Thirdly, as Galatians 2:20 is true of all Christians, then every genuine Christian draws life from the same Fountain. In a sense, we are no longer isolated individuals each drawing from his or her private inner fountain, but members one of another as we draw from the single Fountain that is Christ. Paul called the church the “body of Christ”; and a body is under the control of a single mind and enlivened by a single nervous system and blood supply. He also spoke of Christians as having the “mind of Christ”; and the mind of Christ is one Mind. Jesus also told his followers that he is the Vine and they are the branches. Notice that Jesus did not say that he is the trunk of the Vine or even the sap of the Vine, but the Vine itself, including the branches which are his disciples. Note also that when we see a vine, it is usually the branches and the foliage which they carry that attracts our attention initially. As Jesus was speaking to Jews when he made this statement, his listeners would immediately have understood the reference to the Old Testament symbol of the Vine as Israel itself. As the Vine, Jesus is the true Israel of God, the perfect Jew. The branches that bear fruit are those who allow themselves to become one with him and draw his life (the Vine’s sap) into themselves. Those Israelites who refused Jesus do not bear fruit and are cut away from the Vine and discarded.

    The fact that our old self has been crucified with Christ and that our life is now through the risen and ascended Christ living within us (the doctrine summed up in Galatians 2:20) is something that we simply have to accept. We believe it because the Bible tells us that it is true and we just live in the light of this truth. It is, as the title of the book says, “as simple as this”! Yet, as we continue to live in the light of this fact, the Holy Spirit will impart an inner witness to its truth. This may come sooner or later. It may come as a sudden and vivid awakening or slowly and as a quiet assurance.

    Now, how does all of this relate to the Kingdom of God?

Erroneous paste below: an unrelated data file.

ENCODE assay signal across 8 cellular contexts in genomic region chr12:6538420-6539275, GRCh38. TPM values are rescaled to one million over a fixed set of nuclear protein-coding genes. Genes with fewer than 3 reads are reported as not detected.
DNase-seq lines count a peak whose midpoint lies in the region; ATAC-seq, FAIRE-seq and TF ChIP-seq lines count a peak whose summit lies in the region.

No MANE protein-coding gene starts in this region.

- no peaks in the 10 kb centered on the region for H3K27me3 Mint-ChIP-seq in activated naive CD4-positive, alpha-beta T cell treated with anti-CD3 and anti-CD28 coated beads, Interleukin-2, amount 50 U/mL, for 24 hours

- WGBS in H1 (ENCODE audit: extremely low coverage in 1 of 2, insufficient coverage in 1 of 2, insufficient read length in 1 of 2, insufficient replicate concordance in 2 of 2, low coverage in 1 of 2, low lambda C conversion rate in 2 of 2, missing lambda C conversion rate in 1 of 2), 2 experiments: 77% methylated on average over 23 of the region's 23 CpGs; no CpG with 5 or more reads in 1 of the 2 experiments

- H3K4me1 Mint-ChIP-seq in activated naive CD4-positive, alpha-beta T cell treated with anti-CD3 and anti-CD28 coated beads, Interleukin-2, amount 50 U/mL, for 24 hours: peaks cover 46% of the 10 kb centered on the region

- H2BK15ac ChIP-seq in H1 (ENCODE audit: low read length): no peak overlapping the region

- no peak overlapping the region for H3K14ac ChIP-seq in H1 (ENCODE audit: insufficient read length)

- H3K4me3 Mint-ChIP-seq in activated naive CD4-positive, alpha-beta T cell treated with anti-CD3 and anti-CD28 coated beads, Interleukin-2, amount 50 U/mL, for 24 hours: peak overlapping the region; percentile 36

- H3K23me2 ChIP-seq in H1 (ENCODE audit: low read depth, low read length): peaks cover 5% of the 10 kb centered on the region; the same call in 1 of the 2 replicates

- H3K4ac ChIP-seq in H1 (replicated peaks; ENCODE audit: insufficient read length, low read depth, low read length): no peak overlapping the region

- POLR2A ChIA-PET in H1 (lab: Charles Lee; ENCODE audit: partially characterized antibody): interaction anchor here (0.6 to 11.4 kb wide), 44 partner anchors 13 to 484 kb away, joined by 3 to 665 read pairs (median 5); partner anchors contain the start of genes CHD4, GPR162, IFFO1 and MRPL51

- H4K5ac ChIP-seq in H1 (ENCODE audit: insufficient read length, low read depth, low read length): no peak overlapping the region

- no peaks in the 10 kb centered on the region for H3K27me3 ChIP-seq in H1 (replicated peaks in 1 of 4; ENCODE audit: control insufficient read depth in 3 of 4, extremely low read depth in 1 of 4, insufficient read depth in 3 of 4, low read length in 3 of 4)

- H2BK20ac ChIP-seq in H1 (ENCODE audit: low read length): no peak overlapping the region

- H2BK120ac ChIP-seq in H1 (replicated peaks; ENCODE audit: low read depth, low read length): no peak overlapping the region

Well, the Kingdom of God is essentially the Kingship of God and acceptance of this reality is (unless I am greatly mistaken) the same as surrendering to Christ in sense of which we have been discussing. Once the full implications of Galatians 2:20 are accepted and realised, we can see clearly that we are dead to the “kingdoms of the world” and that we are truly residents of the Kingdom of God. I BELIEVE THAT IT IS OUR PRIORITY TO PRAY THAT GOD WILL OPEN TO US ALL THAT IS CONTAINED IN THIS WONDERFUL VERSE AND GIVE US THE FAITH TO ACCEPT EVERYTHING THAT HE SHOWS US. Furthermore, we should ponder this verse as often as possible; meditate on it so that it never slips away from us. In fact why not make this a subject of group prayer at prayer meetings? Pray, and then rest in silence while the verse is – to use that grand old phrase – “inwardly digested”. This need not always be pondering on the actual words of the verse, so much as the meaning of these words; the wonderful fact that we have this wonderful relationship with Christ. We also recall that every Christian has this relationship with Christ. Any godly thought and action that proceeds from any Christian arises from Christ within. Our individual Christian lives are all part of the one Life being lived by Christ through his people. We simply put aside all other thoughts and distractions and just silently abide in his presence within. In this way, groups of Christians begin to experience the reality of the Kingdom, forming the nuclei of an organically growing network of “Kingdom people” who recognise each other as those whose lives are not ultimately individual, but all draw from the same Fountain; a Body motivated by the single Mind of Christ!
    <p align=”center”>THE TESTIMONY OF NORMAN PERCY GRUBB</p>